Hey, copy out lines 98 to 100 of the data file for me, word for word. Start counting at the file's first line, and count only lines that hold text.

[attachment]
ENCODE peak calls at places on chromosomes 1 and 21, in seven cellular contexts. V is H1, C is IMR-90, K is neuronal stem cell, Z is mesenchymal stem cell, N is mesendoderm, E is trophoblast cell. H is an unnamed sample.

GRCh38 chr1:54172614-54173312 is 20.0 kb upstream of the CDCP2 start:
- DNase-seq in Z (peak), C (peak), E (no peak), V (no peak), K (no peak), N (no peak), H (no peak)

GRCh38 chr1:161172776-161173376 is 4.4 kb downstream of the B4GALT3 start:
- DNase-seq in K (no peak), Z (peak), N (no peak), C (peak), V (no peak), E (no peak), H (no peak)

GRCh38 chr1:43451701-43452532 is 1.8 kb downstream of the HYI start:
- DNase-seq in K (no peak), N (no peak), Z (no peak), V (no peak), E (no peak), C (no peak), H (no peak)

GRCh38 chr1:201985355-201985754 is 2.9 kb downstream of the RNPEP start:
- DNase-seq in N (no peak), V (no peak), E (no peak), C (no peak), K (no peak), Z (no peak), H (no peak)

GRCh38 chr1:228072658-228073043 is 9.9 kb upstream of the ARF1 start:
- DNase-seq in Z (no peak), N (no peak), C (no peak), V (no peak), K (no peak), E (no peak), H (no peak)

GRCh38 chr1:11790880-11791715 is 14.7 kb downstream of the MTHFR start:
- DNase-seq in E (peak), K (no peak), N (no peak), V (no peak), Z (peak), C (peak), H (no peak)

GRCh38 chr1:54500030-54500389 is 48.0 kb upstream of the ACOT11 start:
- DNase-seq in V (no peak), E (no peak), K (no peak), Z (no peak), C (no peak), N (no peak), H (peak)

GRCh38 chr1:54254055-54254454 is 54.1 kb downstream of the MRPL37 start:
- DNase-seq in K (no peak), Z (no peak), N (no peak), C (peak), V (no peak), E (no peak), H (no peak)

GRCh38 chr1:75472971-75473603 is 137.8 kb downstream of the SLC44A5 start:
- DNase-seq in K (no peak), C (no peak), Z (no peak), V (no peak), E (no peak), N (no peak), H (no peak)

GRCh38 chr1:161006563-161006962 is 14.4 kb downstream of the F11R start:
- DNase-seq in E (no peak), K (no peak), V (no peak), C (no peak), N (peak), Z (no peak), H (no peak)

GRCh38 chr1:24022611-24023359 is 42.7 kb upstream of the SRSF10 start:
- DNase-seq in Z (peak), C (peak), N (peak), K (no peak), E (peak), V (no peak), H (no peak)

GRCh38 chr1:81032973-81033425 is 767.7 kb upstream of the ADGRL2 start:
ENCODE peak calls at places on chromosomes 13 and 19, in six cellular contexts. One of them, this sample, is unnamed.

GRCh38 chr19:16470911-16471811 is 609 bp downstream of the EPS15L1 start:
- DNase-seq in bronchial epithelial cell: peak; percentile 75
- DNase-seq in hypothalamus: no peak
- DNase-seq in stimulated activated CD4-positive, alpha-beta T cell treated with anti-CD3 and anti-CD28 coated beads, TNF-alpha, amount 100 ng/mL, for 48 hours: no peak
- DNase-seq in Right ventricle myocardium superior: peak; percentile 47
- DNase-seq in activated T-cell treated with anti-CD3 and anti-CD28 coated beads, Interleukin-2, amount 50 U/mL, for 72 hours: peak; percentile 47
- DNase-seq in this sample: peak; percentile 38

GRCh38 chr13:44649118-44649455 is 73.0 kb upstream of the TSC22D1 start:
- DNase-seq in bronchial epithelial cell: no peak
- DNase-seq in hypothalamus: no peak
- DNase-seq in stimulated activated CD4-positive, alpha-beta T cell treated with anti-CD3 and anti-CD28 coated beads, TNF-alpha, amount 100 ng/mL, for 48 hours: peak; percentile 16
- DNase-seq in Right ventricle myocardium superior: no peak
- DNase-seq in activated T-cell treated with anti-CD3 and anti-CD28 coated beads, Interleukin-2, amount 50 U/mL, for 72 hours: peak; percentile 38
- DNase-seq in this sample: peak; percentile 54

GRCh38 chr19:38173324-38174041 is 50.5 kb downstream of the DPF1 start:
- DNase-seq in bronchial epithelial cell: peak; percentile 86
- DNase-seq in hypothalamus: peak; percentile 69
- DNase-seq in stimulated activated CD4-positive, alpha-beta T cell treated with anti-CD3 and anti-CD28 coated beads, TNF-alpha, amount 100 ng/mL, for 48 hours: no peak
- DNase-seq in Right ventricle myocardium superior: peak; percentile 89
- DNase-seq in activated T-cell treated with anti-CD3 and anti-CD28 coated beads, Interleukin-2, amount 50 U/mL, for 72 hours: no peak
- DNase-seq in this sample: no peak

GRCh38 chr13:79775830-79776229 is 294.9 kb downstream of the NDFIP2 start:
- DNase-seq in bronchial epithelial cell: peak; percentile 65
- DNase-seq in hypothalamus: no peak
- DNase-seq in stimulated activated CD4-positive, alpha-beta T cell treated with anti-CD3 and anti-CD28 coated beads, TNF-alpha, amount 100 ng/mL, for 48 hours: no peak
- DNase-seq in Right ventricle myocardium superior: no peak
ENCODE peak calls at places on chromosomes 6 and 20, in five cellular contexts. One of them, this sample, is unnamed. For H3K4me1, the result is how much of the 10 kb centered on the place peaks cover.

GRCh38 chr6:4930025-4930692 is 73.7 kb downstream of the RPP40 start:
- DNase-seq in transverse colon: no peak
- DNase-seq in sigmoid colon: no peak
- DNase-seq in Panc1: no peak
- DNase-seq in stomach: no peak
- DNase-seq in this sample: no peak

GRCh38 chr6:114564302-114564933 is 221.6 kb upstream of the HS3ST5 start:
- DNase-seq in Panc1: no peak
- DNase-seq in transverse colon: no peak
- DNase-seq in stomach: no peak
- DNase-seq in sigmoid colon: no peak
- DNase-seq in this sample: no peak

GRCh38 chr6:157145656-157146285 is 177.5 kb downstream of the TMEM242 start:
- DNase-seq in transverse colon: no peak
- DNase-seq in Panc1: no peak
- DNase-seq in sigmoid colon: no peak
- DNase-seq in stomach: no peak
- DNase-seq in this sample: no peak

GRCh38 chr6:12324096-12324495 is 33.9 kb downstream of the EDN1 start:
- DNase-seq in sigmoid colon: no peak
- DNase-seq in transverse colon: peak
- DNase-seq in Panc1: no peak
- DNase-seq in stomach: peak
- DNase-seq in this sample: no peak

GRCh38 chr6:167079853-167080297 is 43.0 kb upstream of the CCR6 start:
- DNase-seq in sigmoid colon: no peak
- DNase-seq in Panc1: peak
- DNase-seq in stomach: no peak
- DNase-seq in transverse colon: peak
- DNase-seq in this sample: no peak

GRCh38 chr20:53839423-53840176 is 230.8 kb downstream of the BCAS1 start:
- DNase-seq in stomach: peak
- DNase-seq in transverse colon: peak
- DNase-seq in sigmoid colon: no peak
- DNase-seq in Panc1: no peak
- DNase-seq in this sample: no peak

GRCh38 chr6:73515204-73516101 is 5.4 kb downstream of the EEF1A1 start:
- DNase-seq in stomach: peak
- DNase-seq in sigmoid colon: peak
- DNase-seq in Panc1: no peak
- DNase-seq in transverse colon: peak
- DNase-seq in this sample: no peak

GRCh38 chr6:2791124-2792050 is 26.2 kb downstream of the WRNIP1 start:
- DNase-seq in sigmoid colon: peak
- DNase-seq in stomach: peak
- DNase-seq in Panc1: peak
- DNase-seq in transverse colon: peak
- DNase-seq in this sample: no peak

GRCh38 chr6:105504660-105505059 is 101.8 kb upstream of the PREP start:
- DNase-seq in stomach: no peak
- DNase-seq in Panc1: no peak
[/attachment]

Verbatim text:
- DNase-seq in Panc1: peak
- DNase-seq in transverse colon: peak
- DNase-seq in this sample: no peak